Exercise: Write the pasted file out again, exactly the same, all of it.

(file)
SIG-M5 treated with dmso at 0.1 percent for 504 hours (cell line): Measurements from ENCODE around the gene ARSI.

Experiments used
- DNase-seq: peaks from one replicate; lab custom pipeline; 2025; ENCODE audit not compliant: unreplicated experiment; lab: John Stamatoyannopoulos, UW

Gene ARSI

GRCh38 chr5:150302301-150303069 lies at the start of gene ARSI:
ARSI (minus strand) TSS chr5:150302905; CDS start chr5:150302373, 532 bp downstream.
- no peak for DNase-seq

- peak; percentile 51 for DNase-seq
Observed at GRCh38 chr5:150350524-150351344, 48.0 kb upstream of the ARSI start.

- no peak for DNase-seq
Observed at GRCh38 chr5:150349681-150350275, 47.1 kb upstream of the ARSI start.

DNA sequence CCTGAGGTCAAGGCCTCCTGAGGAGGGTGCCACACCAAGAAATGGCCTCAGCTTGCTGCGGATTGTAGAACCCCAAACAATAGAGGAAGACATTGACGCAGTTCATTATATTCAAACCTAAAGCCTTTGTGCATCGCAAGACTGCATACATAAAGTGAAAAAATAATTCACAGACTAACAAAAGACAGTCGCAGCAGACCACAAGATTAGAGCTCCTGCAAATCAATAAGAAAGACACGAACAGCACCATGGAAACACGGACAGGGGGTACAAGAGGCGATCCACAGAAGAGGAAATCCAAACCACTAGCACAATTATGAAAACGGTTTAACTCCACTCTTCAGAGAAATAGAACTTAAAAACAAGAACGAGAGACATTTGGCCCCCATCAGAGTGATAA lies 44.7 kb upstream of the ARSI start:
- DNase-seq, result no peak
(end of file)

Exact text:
SIG-M5 treated with dmso at 0.1 percent for 504 hours (cell line): Measurements from ENCODE around the gene ARSI.

Experiments used
- DNase-seq: peaks from one replicate; lab custom pipeline; 2025; ENCODE audit not compliant: unreplicated experiment; lab: John Stamatoyannopoulos, UW

Gene ARSI

GRCh38 chr5:150302301-150303069 lies at the start of gene ARSI:
ARSI (minus strand) TSS chr5:150302905; CDS start chr5:150302373, 532 bp downstream.
- no peak for DNase-seq

- peak; percentile 51 for DNase-seq
Observed at GRCh38 chr5:150350524-150351344, 48.0 kb upstream of the ARSI start.

- no peak for DNase-seq
Observed at GRCh38 chr5:150349681-150350275, 47.1 kb upstream of the ARSI start.

DNA sequence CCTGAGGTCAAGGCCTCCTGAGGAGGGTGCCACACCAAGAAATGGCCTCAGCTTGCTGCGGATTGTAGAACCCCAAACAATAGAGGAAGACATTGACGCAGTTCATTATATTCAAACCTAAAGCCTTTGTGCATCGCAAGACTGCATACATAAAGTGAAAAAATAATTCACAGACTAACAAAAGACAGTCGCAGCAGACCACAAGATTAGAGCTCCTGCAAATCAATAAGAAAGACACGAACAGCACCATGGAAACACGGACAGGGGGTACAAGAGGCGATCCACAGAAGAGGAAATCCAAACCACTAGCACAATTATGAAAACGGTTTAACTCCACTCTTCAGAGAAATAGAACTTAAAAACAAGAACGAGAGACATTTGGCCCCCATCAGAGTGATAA lies 44.7 kb upstream of the ARSI start:
- DNase-seq, result no peak